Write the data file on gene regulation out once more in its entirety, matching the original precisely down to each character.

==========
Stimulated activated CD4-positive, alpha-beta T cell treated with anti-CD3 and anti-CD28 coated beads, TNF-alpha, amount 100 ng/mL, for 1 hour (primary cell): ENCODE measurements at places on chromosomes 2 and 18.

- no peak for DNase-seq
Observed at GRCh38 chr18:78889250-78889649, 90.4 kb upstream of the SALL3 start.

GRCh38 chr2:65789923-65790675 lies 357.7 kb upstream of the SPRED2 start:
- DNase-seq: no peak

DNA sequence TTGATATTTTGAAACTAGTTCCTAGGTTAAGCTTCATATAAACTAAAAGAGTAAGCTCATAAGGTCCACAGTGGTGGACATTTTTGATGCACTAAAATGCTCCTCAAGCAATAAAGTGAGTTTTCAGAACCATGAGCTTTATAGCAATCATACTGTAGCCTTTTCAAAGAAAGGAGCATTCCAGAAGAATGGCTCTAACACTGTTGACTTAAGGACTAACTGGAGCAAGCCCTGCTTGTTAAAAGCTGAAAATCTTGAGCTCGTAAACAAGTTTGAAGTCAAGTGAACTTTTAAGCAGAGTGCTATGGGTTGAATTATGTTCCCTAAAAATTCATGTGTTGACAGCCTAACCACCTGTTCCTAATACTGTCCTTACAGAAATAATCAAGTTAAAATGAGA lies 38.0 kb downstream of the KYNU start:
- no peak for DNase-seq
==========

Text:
Stimulated activated CD4-positive, alpha-beta T cell treated with anti-CD3 and anti-CD28 coated beads, TNF-alpha, amount 100 ng/mL, for 1 hour (primary cell): ENCODE measurements at places on chromosomes 2 and 18.

- no peak for DNase-seq
Observed at GRCh38 chr18:78889250-78889649, 90.4 kb upstream of the SALL3 start.

GRCh38 chr2:65789923-65790675 lies 357.7 kb upstream of the SPRED2 start:
- DNase-seq: no peak

DNA sequence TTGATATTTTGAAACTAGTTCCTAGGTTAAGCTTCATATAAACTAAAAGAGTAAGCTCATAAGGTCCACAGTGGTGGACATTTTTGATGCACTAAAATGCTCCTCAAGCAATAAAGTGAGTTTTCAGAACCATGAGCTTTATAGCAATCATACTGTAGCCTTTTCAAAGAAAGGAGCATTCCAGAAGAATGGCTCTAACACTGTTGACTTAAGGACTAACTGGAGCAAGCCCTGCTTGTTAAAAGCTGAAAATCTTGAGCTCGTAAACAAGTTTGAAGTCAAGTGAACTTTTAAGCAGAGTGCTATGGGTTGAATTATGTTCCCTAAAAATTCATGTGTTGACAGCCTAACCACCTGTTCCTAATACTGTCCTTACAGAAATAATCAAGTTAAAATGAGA lies 38.0 kb downstream of the KYNU start:
- no peak for DNase-seq